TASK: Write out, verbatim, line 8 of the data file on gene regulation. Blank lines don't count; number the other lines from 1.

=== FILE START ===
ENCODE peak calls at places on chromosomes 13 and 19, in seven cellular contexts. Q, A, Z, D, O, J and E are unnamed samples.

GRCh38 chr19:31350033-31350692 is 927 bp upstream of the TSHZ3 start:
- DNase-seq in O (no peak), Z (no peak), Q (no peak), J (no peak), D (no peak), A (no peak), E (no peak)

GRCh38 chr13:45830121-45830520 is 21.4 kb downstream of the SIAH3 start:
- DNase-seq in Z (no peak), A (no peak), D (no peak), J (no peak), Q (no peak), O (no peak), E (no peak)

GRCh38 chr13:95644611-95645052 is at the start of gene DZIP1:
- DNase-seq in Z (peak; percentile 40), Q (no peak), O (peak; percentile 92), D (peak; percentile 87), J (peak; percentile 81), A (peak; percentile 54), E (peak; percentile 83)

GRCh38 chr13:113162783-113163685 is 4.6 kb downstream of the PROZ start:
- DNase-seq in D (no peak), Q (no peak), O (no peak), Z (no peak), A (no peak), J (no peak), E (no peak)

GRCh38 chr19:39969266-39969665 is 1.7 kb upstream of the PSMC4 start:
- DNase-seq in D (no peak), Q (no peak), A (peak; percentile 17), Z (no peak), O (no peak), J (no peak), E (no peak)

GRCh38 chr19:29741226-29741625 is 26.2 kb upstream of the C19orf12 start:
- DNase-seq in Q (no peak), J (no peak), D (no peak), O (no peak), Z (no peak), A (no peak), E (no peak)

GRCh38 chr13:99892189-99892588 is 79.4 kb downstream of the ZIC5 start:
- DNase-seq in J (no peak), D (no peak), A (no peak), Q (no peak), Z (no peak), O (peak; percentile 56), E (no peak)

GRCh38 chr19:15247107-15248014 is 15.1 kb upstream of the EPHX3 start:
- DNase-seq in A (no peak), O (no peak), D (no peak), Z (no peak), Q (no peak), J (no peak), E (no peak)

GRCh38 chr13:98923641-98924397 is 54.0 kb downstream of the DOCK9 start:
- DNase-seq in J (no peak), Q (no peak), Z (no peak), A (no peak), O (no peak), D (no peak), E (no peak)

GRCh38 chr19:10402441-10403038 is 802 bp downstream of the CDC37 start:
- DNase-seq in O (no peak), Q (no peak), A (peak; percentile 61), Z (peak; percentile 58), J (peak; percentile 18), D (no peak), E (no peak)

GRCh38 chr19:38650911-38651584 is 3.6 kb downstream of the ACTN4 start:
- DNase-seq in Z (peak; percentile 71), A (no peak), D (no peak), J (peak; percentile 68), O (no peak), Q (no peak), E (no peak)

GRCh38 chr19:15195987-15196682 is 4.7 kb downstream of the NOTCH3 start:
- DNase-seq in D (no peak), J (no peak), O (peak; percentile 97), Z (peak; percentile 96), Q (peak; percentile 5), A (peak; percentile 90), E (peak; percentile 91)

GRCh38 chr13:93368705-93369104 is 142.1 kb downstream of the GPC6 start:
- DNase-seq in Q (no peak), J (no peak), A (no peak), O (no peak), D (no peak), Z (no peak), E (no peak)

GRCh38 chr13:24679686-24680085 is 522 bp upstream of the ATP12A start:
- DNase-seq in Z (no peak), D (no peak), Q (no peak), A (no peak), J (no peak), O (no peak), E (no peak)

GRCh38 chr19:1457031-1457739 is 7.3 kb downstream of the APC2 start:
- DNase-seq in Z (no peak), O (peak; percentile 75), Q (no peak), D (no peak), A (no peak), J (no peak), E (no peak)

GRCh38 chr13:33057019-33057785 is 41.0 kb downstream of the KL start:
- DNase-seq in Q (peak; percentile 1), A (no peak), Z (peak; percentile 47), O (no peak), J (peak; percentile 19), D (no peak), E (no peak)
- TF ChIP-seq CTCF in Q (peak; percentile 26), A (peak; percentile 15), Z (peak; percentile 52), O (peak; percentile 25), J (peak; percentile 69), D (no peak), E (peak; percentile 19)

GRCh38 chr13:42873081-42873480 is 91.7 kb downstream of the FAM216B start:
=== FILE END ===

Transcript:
GRCh38 chr13:113162783-113163685 is 4.6 kb downstream of the PROZ start: